Nearly half a decade later the tech incubator model is still suffering from the same issues that might be obvious to anyone who looked beyond the promise of community. Despite the various cautionary tales of toxic tech startups whose founders end up being played by Joseph Gordon-Levitt, Jared Leto or Amanda Seyfried, many of these incubators have yet to take the very basic step in becoming a legitimate enterprise. Live-in incubators aren’t hiring live-in Human Resource departments…or any at all. And that’s a big problem.

Chien-Chi Tseng is a Collegiate Associate Professor of Technology Entrepreneurship at Virginia Tech who used to develop incubation centers across Taiwan university campuses. According to Tseng, the incubator model should adopt an approach to HR no different from a standard company.

“Like the clients it serves, the incubator must be based on a solid customer need and provide a strong value proposition,” Tseng told dot.LA. “The common thread among all the successful incubators is that they are run as businesses with the customer being the companies they serve.” In the case of Launch House, that’s the young individuals who are trying to create a successful startup who are also living under their roof.he live-in incubator, Tseng believes, warrants a paradigm shift in how it thinks (or more often, doesn’t) about HR. department.

“To better approach the work format of live-in incubators, HR teams cannot decide their success based on a single parameter,” Tseng told dot.LA, one that takes into account a "narrow but diverse set of metrics." Those metrics can range from an incubator's financial health to the number of acquisitions and IPOs; the support provided to its members both in the form of funding from investors to more ephemeral benchmarks, like mentorship engagement. It also needs to be able to swiftly address a myriad of new issues that stem specifically from having colleagues living together: screening applicants not just on the strength of their pitch, but their background checks. Due diligence is a foundational necessity in this process, yet seems to be a low priority for young incubators…until they find themselves in hot water.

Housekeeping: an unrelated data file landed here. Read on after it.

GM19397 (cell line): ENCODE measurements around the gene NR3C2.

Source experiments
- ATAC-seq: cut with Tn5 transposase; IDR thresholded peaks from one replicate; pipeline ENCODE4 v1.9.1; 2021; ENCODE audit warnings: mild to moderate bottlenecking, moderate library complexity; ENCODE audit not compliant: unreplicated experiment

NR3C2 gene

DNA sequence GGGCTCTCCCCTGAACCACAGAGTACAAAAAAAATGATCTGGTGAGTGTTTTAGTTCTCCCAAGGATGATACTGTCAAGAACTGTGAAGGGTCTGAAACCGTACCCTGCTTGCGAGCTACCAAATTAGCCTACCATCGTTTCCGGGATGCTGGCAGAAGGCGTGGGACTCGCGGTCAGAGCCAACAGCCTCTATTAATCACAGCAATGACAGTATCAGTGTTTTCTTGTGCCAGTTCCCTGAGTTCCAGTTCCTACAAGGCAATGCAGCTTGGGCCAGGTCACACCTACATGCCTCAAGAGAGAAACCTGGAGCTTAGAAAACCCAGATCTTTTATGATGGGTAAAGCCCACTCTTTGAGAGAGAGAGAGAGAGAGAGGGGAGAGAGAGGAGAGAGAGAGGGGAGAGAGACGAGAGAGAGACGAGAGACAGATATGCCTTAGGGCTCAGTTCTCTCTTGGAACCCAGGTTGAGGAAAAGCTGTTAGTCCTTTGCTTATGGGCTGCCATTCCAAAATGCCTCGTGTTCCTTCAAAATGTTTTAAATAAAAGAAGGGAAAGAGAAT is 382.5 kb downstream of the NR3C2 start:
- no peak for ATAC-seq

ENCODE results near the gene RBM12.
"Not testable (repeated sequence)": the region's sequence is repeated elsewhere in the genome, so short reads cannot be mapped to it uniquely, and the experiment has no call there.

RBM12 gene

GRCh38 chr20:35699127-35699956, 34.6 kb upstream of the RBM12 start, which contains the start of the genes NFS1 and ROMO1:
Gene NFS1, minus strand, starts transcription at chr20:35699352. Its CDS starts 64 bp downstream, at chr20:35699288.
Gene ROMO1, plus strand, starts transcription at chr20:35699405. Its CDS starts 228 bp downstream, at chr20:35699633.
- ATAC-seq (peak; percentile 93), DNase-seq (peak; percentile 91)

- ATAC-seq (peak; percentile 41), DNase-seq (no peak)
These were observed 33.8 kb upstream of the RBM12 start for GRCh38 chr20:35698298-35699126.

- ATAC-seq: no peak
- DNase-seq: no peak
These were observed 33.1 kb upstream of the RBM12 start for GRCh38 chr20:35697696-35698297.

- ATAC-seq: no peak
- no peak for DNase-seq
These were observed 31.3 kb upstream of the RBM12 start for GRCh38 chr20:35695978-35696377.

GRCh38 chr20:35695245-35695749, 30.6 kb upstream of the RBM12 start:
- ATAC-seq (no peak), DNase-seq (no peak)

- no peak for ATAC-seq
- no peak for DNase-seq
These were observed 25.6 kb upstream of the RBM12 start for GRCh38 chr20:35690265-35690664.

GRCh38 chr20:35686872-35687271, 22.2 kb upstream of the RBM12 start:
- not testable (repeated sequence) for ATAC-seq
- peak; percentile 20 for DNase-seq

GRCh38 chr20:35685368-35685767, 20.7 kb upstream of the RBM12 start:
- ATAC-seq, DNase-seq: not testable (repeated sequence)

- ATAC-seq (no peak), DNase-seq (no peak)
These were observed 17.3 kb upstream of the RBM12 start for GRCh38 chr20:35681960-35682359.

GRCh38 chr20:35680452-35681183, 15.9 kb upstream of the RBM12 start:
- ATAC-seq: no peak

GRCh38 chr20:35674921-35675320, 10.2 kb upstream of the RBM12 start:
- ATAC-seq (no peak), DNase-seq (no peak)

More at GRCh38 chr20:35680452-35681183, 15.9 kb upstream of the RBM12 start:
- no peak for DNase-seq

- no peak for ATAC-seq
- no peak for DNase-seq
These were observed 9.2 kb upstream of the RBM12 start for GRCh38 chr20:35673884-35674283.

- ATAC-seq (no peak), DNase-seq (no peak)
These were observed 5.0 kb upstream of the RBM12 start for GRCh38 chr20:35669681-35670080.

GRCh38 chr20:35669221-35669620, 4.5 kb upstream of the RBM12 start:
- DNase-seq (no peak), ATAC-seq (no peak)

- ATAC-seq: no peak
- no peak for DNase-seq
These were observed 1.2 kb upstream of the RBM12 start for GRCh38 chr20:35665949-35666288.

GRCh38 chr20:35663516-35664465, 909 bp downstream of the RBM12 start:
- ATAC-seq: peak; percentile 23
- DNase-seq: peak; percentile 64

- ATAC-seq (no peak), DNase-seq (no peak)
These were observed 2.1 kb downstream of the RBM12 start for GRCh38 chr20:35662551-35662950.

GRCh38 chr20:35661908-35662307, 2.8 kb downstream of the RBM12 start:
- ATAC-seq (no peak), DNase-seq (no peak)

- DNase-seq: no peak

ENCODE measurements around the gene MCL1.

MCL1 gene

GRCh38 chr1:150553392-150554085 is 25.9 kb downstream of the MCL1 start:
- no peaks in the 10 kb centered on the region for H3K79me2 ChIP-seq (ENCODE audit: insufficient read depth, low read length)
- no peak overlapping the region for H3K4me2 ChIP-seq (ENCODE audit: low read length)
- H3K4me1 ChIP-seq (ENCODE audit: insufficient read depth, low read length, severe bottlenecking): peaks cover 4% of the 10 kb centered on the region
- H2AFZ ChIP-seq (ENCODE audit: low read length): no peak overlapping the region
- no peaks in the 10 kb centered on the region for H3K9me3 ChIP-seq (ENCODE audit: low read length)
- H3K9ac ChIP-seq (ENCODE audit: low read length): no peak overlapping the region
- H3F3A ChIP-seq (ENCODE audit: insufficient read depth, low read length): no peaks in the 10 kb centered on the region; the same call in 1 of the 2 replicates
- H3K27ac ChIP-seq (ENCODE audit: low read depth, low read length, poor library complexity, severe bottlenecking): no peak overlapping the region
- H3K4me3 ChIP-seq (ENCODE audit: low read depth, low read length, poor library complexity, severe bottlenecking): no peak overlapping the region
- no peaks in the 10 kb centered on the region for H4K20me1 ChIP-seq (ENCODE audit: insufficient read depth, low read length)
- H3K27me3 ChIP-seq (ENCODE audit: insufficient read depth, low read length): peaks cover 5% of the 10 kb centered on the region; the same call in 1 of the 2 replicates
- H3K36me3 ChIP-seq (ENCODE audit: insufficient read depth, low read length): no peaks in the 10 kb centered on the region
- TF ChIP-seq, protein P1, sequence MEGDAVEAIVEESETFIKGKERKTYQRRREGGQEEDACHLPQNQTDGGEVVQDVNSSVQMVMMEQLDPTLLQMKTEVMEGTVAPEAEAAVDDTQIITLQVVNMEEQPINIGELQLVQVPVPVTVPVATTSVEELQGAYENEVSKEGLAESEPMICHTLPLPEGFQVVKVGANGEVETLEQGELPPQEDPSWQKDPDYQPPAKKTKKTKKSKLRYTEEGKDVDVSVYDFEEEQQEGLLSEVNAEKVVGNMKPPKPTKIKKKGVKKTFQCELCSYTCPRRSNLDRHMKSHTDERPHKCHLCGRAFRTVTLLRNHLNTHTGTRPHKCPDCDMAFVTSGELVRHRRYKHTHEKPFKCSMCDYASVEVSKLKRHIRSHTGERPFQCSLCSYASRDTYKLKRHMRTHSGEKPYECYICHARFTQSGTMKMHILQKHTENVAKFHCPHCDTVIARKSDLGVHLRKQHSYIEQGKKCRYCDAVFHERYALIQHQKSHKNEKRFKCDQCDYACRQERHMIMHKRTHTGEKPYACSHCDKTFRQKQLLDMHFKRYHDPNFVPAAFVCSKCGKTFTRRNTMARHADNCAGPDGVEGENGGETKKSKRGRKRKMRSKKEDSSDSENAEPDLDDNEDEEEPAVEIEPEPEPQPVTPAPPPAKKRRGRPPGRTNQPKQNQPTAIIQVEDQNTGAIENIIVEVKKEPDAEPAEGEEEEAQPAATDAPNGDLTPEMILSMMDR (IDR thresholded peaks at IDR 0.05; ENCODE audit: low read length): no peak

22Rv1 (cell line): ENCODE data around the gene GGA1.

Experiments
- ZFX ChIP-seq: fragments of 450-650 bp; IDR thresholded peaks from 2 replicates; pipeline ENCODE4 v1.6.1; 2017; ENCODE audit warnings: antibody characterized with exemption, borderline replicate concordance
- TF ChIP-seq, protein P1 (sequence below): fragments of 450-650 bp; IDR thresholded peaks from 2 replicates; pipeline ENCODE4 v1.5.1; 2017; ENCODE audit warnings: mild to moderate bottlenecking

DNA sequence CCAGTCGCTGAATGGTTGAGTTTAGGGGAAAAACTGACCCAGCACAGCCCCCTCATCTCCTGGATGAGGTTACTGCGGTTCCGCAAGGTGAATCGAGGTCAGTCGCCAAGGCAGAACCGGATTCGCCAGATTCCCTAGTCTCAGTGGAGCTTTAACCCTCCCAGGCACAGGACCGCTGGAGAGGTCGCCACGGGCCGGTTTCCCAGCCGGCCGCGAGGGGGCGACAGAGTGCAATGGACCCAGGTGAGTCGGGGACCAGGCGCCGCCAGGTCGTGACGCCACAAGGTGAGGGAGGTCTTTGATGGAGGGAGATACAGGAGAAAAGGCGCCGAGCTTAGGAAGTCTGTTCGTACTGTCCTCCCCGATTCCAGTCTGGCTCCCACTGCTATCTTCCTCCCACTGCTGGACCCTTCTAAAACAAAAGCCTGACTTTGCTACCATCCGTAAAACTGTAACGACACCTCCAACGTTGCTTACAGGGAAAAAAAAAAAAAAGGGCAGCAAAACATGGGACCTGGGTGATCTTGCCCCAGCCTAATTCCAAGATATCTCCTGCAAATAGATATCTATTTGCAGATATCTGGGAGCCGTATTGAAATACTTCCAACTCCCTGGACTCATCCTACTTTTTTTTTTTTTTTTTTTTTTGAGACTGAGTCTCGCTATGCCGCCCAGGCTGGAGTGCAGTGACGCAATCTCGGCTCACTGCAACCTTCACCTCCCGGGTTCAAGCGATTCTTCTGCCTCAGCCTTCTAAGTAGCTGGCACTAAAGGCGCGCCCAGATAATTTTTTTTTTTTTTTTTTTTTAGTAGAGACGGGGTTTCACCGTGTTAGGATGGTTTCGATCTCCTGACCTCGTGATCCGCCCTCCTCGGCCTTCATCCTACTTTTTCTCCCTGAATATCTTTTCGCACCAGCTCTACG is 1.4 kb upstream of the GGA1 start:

To that end, Launch House promised during a private town hall that they are building an industry-leading safety and security program for co-living experiences. The details of the program, however, have yet to be divulged.

With that said, Launch House is hardly the only live-in incubator house reckoning with issues arising from a co-living experience. More recently, a leaked contract from Hype House — one of the most famous and longest-running content houses in Los Angeles — revealed a series of extremely restrictive rules that participating influencers have to follow. “You’re giving up all rights to any claims you have,” said one Los Angeles based lawyer who has represented influencers and others in the entertainment industry. “Everything. All known and unknown future claims, which is excessive.” Far from investing in human resources, Hype House invested in the opposite: lawyers and publicists. This sends a message to the community that optics are more important than fixing systemic issues.

A request for comment sent to four different LA-based live-incubators asking how they’re triaging their approach to HR received no responses.

Currently, the live-in incubator environment makes up a small fraction of Los Angeles tech entrepreneurship. As Vox noted, “Programs like Launch House, which often require members to pack their bags and move to a new city with just a few weeks’ notice, are only feasible for a very specific group of people: young, hungry digital nomads with the freedom to figure it out as they go along.”

But that number is growing, propelled by a new generational ambition: over 30% of Gen Zers living in Los Angeles want to be influencers. With the rise of the “creator house” and an ever-expanding network of live-in startup options, there’s every reason for the collab house model to consider a more robust approach to mitigating the dark side of building “community” in tech. Otherwise, the issues plaguing Launch House today will continue to be the industry standard.